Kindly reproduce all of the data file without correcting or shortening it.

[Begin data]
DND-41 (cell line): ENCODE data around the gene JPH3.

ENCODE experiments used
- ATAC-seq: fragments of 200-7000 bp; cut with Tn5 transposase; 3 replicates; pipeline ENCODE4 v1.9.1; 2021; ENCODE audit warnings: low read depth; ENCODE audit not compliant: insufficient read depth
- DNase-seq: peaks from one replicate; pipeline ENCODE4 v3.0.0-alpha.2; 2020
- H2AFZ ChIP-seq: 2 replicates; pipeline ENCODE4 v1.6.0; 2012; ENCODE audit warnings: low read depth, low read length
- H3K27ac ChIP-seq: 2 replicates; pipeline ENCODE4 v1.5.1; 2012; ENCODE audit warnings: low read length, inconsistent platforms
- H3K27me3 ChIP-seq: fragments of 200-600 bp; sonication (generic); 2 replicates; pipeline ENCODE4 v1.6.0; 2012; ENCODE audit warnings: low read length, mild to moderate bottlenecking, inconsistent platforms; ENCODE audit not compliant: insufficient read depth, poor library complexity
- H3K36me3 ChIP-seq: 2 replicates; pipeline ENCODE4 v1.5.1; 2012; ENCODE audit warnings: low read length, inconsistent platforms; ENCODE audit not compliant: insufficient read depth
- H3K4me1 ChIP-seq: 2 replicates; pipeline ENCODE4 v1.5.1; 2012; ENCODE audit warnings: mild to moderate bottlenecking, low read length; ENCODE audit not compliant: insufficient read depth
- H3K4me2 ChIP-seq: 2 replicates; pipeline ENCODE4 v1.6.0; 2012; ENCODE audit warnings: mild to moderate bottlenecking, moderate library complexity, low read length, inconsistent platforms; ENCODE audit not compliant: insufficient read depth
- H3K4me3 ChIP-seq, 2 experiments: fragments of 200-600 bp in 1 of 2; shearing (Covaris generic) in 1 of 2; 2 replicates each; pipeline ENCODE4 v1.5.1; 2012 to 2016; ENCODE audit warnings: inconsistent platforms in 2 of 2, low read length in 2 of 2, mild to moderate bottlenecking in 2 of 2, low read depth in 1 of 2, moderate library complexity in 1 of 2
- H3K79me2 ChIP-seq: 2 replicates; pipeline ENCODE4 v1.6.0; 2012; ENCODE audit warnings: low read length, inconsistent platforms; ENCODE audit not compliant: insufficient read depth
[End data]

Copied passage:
DND-41 (cell line): ENCODE data around the gene JPH3.

ENCODE experiments used
- ATAC-seq: fragments of 200-7000 bp; cut with Tn5 transposase; 3 replicates; pipeline ENCODE4 v1.9.1; 2021; ENCODE audit warnings: low read depth; ENCODE audit not compliant: insufficient read depth
- DNase-seq: peaks from one replicate; pipeline ENCODE4 v3.0.0-alpha.2; 2020
- H2AFZ ChIP-seq: 2 replicates; pipeline ENCODE4 v1.6.0; 2012; ENCODE audit warnings: low read depth, low read length
- H3K27ac ChIP-seq: 2 replicates; pipeline ENCODE4 v1.5.1; 2012; ENCODE audit warnings: low read length, inconsistent platforms
- H3K27me3 ChIP-seq: fragments of 200-600 bp; sonication (generic); 2 replicates; pipeline ENCODE4 v1.6.0; 2012; ENCODE audit warnings: low read length, mild to moderate bottlenecking, inconsistent platforms; ENCODE audit not compliant: insufficient read depth, poor library complexity
- H3K36me3 ChIP-seq: 2 replicates; pipeline ENCODE4 v1.5.1; 2012; ENCODE audit warnings: low read length, inconsistent platforms; ENCODE audit not compliant: insufficient read depth
- H3K4me1 ChIP-seq: 2 replicates; pipeline ENCODE4 v1.5.1; 2012; ENCODE audit warnings: mild to moderate bottlenecking, low read length; ENCODE audit not compliant: insufficient read depth
- H3K4me2 ChIP-seq: 2 replicates; pipeline ENCODE4 v1.6.0; 2012; ENCODE audit warnings: mild to moderate bottlenecking, moderate library complexity, low read length, inconsistent platforms; ENCODE audit not compliant: insufficient read depth
- H3K4me3 ChIP-seq, 2 experiments: fragments of 200-600 bp in 1 of 2; shearing (Covaris generic) in 1 of 2; 2 replicates each; pipeline ENCODE4 v1.5.1; 2012 to 2016; ENCODE audit warnings: inconsistent platforms in 2 of 2, low read length in 2 of 2, mild to moderate bottlenecking in 2 of 2, low read depth in 1 of 2, moderate library complexity in 1 of 2
- H3K79me2 ChIP-seq: 2 replicates; pipeline ENCODE4 v1.6.0; 2012; ENCODE audit warnings: low read length, inconsistent platforms; ENCODE audit not compliant: insufficient read depth